This is an odd question, isn’t it? The answer largely depends on who’s answering. A natural products chemist will have a vastly different opinion from someone who is more interested in small molecule probes. Some people might even be taken aback by the “should” in this question. Many of us are guided by sheer curiosity, rather than by the inherent value embedded in the function of molecules we make. Still, though, it is fun to make molecules that are both novel and useful. Some really nice strides have been made in employing well-known heterocycles to solve well-recognized problems of modern biology. As an example, please consider the isoxazole core shown below.
Drs. Stuart Conway and Paul Brennan of Oxford University have developed several potent inhibitors of the so-called bromodomains, whose main function consists of recognizing (or “reading”) the acetylated lysine side chains off histone proteins. The isoxazole scaffold is a clever mimic of the N-acetyl group found in N-acetyllysine. By interacting with the acetyllysine binding site, isoxazole-containing small molecules outcompete natural peptide-based partners of bromodomains, resulting in interesting downstream events. This is because “readers” such as bromodomains are involved in many epigenetic signalling pathways.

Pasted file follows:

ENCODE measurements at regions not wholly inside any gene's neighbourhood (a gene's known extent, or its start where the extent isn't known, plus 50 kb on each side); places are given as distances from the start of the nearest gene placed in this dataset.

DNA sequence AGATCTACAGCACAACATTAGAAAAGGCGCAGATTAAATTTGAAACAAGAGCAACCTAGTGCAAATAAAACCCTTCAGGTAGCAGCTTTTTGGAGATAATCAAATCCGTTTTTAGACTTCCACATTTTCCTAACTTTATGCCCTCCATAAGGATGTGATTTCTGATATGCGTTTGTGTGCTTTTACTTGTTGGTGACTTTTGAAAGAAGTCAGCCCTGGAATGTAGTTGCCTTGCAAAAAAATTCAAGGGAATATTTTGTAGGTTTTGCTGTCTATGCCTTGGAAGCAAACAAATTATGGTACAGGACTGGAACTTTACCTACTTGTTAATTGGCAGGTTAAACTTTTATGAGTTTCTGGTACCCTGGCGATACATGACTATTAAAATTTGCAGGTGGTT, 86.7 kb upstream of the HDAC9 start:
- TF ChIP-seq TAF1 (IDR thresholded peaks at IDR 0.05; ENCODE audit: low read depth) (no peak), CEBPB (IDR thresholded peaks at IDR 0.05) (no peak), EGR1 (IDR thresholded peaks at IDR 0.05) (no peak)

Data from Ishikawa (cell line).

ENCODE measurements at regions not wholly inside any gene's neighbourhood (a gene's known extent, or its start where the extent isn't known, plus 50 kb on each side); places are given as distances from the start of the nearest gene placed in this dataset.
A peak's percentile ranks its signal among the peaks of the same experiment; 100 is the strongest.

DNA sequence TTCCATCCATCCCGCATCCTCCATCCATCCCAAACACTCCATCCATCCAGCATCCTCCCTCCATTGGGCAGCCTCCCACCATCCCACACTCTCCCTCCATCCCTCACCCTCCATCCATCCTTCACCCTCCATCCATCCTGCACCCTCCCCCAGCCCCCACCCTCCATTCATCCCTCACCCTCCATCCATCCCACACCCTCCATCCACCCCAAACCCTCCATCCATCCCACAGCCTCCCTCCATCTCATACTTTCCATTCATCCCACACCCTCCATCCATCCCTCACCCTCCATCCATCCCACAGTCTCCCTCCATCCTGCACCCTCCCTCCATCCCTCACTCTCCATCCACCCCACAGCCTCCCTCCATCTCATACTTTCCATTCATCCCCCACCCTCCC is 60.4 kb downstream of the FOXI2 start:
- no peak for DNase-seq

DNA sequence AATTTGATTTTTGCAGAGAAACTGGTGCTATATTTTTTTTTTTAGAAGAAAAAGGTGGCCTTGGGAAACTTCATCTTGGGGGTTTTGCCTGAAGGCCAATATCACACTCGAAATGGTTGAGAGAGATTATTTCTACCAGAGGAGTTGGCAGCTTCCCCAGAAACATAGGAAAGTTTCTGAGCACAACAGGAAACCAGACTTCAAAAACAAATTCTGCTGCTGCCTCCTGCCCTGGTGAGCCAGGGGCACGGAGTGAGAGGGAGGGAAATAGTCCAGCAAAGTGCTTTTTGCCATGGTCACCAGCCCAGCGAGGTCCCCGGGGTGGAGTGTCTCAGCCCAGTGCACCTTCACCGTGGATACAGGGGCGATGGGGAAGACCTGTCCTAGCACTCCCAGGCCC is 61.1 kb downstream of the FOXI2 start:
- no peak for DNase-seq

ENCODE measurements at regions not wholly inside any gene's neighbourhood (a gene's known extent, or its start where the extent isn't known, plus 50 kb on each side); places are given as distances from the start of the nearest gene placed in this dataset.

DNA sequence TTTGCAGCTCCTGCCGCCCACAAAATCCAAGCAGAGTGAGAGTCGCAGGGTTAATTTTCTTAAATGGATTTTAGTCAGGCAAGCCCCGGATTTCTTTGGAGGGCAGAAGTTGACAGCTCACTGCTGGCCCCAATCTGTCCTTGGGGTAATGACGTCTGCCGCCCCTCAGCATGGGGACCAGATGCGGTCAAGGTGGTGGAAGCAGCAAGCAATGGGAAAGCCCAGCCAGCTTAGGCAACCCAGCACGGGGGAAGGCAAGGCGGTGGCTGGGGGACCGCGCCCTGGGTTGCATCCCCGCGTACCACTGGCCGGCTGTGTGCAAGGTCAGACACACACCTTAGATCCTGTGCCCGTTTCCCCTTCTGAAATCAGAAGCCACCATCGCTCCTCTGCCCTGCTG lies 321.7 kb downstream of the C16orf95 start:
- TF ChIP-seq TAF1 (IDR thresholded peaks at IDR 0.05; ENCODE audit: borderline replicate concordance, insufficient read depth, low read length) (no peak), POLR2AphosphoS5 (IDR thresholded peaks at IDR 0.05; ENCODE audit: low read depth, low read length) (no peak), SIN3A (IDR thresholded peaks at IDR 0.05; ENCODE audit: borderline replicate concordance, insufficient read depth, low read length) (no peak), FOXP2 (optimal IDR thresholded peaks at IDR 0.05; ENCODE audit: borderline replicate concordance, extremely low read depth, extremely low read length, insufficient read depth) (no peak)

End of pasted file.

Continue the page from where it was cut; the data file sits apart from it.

In the picture above, I am showing a view of the co-crystal structure between BRD4 and its isoxazole-based inhibitor. The structure was solved at SGC-Oxford. The view shows how the isoxazole core interacts with the water framework (red spheres) in the protein structure. I am going to visit Paul in Oxford in about 2 weeks in order to discuss a collaboration that will seek to employ our own molecules in this vein. It will be fun to evaluate something completely new, namely heterocyclic cores that have not been considered before. Back in Russia they say “anything new is a well-forgotten past”. Indeed, some might say that it is not easy to imagine a stable aromatic molecule that has eluded isolation and synthesis. But I disagree… There is ample room for ideas aimed at aromatic scaffolds that have never been contemplated before. Apart from our own efforts, examples that demonstrate a viable approach to this sort of science can be found in a fairly recent report by Pitt and co-workers (see the link below). The title of the paper is outstanding: “Heteroaromatic rings of the future”. There are clearly many new ways of putting together stable aromatic scaffolds that have remained unconquered to this date! I am sure that some of them might be brought to bear on difficult problems of biological probe design.